Professor Anne Fitzgerald
QUT Law Faculty

Begin forwarded message:

Resent-From: public-egov-ig@w3.org<mailto:public-egov-ig@w3.org>
From: Chris Beer <chris@codex.net.au<mailto:chris@codex.net.au>>
Subject: Fwd: Re: CC Version 4.0 (and government data)
Date: December 11, 2011 4:20:35 PM EST
To: public-egov-ig@w3.org<mailto:public-egov-ig@w3.org>, public-lod@w3.org<mailto:public-lod@w3.org>

This is of immediate interest here in Australia where at a very recent (last week) federal level meeting concerning a WoG licencing framework I raised with general acknowledgement from others that CC 3.0 was unsuitable for data, and that CC proscribed as much.

My suggestion then was that the ODbL should be actively considered as the suitable 3rd critical part of an open  licence triumvirate formed by CC for objects, GPL/BSD for software, and ODbL for object containers, noting for instance the most common scenario wherein the displayed results on a query is considered a derivative work where database or dataset is CC licenced.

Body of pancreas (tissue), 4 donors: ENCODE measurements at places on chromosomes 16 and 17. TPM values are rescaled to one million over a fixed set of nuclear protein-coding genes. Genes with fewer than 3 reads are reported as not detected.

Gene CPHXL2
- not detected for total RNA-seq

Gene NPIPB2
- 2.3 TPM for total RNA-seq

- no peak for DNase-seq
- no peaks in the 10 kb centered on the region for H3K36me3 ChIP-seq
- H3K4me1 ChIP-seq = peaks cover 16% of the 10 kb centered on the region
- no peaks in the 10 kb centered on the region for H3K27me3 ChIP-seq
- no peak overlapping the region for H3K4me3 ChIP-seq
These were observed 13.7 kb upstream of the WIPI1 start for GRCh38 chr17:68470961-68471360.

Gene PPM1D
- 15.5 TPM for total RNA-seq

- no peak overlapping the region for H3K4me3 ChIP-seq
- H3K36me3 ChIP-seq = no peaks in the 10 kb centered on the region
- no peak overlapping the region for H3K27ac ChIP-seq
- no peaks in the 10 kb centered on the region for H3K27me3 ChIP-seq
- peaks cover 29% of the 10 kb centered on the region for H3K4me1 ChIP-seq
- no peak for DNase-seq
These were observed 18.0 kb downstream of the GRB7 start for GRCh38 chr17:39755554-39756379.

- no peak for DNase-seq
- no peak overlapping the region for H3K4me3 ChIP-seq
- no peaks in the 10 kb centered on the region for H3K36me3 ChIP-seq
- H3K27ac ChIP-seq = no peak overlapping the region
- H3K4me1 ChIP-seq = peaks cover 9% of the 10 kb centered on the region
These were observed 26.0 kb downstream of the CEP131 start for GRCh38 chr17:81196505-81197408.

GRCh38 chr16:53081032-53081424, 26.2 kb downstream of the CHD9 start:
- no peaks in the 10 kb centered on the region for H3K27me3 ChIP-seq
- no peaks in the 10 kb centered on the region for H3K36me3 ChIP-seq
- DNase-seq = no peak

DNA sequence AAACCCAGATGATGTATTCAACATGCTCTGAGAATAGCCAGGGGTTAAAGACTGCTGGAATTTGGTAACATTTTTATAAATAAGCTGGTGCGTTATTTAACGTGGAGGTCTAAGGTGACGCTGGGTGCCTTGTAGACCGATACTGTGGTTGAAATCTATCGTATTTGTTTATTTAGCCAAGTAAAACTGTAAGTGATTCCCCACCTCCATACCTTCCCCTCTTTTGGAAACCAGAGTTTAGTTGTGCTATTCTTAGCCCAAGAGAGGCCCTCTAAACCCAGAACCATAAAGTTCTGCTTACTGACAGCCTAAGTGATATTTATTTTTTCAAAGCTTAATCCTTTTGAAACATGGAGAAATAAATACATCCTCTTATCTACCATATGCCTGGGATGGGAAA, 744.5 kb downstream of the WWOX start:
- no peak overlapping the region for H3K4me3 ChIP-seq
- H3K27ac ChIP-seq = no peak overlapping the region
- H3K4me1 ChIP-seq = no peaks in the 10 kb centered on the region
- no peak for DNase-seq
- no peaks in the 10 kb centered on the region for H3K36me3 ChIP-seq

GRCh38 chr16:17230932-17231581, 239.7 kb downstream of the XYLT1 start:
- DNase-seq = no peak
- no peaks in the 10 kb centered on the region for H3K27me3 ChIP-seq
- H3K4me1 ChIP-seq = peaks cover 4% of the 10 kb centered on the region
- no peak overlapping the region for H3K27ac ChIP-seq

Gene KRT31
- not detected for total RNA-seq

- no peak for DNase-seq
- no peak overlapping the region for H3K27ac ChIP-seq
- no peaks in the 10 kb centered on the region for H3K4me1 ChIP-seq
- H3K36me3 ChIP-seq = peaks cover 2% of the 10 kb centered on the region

This new development CC 4.0 does appear to change things. My questions to the list are

a) how much has been invested by Gov / Academia / Orgs anywhere or at any level in ODbL

b)  how much has been invested by Gov / Academia / Orgs anywhere or at any level in CC with datasets, databases or datacubes and has suitability been an issue


c) to anyone's knowledge, has CC =< 3.0 on data, datasets/bases/cubes been tested in court in a real copyright/left case (pref with Gov as plaintiff)


Chris Beer

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Received on Wednesday, 14 December 2011 17:12:20 UTC